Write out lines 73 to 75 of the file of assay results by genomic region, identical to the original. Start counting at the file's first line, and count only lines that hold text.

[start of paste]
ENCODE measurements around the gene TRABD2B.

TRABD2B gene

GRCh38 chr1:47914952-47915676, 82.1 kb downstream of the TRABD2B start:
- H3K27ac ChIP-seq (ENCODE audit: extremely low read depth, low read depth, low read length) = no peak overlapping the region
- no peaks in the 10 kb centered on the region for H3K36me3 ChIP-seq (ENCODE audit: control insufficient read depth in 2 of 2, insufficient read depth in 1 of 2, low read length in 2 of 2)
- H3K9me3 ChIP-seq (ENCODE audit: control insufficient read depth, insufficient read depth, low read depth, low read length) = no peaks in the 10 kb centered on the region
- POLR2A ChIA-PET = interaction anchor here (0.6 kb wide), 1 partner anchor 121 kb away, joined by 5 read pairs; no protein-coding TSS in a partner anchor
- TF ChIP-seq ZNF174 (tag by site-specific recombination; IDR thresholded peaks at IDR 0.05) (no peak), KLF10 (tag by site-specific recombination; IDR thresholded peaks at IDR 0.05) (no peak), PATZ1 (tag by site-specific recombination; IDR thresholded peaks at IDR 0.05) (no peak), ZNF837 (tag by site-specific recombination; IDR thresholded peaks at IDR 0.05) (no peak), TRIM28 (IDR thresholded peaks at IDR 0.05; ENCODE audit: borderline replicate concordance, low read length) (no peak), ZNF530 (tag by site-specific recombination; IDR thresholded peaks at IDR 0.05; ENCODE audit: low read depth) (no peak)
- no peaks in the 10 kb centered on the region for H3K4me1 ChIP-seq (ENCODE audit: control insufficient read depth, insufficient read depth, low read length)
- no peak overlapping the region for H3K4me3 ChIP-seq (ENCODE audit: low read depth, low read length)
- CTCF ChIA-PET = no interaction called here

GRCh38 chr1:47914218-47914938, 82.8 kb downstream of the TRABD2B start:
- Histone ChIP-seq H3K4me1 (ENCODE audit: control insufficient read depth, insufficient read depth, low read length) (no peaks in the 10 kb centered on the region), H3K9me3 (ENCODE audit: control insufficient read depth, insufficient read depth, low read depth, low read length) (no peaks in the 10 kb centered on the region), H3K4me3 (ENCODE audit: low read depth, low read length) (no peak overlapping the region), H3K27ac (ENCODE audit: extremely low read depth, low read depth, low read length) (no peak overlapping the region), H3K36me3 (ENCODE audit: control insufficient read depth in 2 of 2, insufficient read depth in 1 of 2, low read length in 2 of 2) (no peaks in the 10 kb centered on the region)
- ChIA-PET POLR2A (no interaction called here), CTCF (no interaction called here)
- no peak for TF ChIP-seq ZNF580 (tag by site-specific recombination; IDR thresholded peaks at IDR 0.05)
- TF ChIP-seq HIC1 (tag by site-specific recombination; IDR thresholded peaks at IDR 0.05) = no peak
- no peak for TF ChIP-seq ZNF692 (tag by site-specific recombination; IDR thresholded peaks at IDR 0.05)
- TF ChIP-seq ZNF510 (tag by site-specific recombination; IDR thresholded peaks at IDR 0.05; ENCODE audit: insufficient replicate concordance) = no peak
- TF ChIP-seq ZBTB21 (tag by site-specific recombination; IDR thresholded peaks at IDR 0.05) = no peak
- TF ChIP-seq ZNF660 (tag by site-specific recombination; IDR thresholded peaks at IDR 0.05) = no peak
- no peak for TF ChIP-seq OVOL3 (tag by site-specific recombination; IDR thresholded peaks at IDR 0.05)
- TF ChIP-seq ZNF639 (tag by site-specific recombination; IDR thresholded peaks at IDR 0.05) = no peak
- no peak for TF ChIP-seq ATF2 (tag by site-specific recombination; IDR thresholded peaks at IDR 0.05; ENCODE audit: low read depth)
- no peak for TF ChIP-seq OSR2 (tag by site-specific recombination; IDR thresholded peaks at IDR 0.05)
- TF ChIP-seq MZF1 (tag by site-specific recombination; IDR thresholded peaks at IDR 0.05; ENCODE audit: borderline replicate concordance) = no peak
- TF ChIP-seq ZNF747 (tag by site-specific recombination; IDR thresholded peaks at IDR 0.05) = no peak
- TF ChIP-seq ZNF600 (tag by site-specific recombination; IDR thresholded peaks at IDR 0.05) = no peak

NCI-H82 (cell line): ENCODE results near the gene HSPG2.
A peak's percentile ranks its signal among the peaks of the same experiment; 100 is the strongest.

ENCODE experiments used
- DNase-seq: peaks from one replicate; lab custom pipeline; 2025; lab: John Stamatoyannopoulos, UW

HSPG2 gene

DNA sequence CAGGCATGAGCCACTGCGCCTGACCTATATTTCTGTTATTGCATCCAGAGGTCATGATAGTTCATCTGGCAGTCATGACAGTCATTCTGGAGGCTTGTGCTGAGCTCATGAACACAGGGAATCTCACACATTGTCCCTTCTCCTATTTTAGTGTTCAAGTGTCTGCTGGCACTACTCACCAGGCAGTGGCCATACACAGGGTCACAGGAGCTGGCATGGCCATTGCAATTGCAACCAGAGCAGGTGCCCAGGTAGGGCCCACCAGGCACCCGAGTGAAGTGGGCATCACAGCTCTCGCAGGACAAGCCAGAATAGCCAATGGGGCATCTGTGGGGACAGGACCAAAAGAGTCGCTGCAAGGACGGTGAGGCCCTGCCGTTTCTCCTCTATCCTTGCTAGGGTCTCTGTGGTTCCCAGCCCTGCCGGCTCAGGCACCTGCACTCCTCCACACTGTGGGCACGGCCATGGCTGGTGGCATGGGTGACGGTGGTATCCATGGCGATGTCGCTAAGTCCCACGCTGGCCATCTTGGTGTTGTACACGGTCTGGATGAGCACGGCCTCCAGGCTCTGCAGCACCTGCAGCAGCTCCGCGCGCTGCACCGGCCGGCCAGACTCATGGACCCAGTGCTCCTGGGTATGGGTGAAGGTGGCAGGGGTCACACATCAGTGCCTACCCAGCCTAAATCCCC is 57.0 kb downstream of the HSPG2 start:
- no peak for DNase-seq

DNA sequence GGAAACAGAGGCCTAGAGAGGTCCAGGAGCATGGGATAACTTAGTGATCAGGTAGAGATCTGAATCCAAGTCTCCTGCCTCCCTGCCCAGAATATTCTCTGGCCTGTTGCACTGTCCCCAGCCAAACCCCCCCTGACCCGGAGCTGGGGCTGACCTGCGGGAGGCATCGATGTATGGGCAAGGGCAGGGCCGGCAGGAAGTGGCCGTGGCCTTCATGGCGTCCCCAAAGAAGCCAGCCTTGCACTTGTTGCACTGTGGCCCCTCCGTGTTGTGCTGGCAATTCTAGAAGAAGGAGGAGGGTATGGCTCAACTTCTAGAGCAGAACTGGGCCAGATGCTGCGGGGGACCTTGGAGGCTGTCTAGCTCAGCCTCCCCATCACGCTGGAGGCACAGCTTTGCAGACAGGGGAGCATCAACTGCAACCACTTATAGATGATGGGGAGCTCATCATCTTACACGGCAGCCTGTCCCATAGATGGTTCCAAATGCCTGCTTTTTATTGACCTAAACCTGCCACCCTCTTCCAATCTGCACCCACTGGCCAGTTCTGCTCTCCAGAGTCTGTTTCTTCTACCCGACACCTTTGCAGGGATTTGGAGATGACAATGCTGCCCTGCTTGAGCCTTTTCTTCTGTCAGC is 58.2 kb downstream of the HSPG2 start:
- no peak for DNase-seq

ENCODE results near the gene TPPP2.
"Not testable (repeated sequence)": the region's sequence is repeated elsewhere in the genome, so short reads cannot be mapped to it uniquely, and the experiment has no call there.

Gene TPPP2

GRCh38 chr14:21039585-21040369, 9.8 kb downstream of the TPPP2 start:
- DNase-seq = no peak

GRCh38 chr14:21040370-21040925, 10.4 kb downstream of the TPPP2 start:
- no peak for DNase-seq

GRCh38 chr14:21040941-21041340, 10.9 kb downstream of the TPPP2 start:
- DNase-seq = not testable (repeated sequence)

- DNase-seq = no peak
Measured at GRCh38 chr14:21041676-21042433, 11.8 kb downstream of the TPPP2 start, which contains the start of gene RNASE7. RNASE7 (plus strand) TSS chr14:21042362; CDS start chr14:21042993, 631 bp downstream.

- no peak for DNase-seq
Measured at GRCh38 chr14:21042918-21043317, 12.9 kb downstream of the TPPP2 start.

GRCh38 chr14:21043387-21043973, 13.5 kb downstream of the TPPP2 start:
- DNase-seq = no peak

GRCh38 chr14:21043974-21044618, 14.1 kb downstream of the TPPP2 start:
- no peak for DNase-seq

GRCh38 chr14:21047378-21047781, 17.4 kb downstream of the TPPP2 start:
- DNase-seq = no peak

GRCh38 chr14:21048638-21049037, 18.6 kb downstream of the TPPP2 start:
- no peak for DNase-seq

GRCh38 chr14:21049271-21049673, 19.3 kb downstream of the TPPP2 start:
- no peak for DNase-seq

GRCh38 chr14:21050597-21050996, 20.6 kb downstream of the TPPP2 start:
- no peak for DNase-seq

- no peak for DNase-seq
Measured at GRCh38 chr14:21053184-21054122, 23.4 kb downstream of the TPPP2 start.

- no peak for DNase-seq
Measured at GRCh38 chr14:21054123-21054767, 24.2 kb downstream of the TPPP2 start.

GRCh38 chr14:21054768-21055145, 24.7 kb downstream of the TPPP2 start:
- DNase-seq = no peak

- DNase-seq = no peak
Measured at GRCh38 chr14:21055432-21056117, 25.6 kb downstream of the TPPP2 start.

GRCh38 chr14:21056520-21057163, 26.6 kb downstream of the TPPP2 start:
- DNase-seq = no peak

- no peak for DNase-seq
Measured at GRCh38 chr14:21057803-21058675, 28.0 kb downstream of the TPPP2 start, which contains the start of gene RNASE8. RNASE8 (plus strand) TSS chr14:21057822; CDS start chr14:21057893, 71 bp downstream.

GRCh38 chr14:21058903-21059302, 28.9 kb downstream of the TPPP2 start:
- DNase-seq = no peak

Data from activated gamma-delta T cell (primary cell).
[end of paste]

Measured at GRCh38 chr14:21057803-21058675, 28.0 kb downstream of the TPPP2 start, which contains the start of gene RNASE8. RNASE8 (plus strand) TSS chr14:21057822; CDS start chr14:21057893, 71 bp downstream.

GRCh38 chr14:21058903-21059302, 28.9 kb downstream of the TPPP2 start:
- DNase-seq = no peak